Tantalum and tantalum-polymer capacitors are available in multiple case sizes with reduced height profiles relative to aluminum electrolytic capacitors and with novel lead frame packages that have dramatically lower inductances than aluminum electrolytic capacitors (see Table 1 and Figure 5). This enables bulk capacitor designs with better fit. As such, both tantalum and tantalum-polymer capacitors are highly competitive with aluminum electrolytics and well suited for use in GaN power amplifier designs, despite their derating.


Another passive component requirement for GaN power amplifiers is DC blocking. DC blocking in circuits operating at higher frequencies and wide bandwidths requires stable, low loss capacitors that can be easily configured to the circuit. Three unique capacitor technologies are worth considering: ultra-broadband capacitors (UBC), metal-insulator-metal (MIM) capacitors and metal oxide semiconductor (MOS) capacitors (see Figure 6). While there are additional options, these three types have proven to be practical for DC blocking.

UBCs — UBCs have a multilayered ceramic dielectric form factor that is compatible with standard printed circuit board manufacturing, including fully automated, high speed pick-and-place processing. They are available in 0201 and 0402 package sizes to match transmission lines, respectively, rated for 10 and 100 nF and they have ultra-low insertion loss, flat frequency response and excellent return loss from 16 kHz to approximately 70 GHz (see Figure 7). UBCs are an optimal passive component for DC blocking, DC coupling, bypass and feedback circuits in GaN power amplifiers.

MIM Capacitors — MIM capacitors are small, have low loss and can be used to compensate for the inductance effects of wire bond attachments, making them useful for DC blocking in high frequency transmit and receive stages. MIM capacitors use quartz, alumina or glass substrates to minimize loss and have a transmission line wire bond pad with backside ground to extend the frequency performance and reduce loss. Copper traces maximize conductivity, and front and backside gold metallization are compatible with high integrity epoxy, gold wire or ribbon attachment. They have 60 ppm/°C temperature stability with capacitance values from 0.3 to 15 pF and up to 100 V operating voltage. Custom capacitors can be designed, using a 50 to 100 pF/mm2 capacitance to area ratio.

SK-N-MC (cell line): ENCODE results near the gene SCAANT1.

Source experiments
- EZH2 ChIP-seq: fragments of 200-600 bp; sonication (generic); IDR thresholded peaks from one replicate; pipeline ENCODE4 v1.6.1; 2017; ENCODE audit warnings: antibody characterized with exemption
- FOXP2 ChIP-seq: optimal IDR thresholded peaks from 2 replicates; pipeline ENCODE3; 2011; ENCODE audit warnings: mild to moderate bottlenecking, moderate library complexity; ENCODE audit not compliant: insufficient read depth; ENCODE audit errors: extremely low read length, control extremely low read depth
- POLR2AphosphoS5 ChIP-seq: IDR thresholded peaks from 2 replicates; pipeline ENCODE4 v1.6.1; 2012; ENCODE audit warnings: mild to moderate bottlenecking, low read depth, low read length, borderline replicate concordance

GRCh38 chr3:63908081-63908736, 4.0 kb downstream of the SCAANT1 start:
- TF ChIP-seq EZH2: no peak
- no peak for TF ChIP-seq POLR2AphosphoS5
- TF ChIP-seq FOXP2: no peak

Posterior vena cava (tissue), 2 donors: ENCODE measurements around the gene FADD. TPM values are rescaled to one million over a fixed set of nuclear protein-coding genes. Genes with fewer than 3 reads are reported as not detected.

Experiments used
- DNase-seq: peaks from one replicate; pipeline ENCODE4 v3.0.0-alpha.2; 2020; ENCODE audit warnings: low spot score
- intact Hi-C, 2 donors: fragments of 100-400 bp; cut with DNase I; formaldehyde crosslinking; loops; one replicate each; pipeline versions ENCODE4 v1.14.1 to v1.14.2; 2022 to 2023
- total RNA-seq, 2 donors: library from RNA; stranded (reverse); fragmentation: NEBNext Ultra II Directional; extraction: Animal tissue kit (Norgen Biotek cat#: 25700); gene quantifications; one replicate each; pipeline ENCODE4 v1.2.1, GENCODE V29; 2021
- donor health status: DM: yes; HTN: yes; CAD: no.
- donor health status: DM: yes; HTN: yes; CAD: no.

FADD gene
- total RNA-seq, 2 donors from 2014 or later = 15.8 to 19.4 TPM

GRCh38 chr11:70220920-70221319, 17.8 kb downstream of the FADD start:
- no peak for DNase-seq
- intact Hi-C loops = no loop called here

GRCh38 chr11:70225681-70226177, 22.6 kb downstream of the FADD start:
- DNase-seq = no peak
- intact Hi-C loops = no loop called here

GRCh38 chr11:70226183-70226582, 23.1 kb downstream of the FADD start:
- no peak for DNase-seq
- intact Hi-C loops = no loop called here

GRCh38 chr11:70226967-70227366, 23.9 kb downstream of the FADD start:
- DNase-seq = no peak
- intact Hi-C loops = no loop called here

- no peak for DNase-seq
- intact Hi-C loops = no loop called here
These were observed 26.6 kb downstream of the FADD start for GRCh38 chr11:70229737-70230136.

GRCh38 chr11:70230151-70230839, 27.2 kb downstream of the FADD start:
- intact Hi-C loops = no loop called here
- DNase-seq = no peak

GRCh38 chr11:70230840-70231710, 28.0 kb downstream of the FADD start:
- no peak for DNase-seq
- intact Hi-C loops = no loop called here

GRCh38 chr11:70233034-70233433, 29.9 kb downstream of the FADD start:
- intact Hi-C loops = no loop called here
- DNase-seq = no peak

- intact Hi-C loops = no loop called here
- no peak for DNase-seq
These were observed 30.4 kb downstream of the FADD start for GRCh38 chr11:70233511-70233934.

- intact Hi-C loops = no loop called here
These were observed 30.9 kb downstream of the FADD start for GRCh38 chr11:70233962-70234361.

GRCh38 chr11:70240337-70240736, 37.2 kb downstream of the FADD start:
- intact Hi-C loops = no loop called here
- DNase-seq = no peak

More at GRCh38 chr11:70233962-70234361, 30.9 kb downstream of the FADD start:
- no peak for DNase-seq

MOS Capacitors — MOS capacitors are SLCs with SiO2 dielectrics and are small, temperature-stable capacitors with high Q, high breakdown voltage and low leakage. Manufactured with copper terminations in standard or custom patterns, MOS capacitors can be as thin as 127 μm for integration in 2.5D and 3D multi-chip modules, enabling higher frequency and lower power designs—potentially eliminating the wire bonds to the capacitor to reduce series inductance and extend the frequency response. Other termination options are gold or aluminum metallization on the top side and no metallization silicon, gold on bare silicon or chrome-gold on the bottom. Standard MOS capacitors are compatible with epoxy and solder die attachment and gold or aluminum wire bonding. Standard sizes and capacitance values range from 0.010 to 0.070 in.² and 1.0 to 1,000 pF, respectively.

Figure 6

Figure 6 UBC (a), MIM (b) and MOS (c) capacitors.

Figure 7

Figure 7 Typical |S21| (a) and |S11| (b) of the 550L series UBCs.



Figure 8

Figure 8 IR thermal scan of a 100-W GaN PA MMIC without heat pipes (a) compared to the PA using three heat pipes (b). Q-Bridge SMT heat pipe (c).

A signature benefit of GaN power devices is their ability to deliver high power in a small package. This can generate a massive amount of heat in a small area, requiring thermal control methods to remove, spread and couple the heat from the active device to get maximum performance and ensure reliability.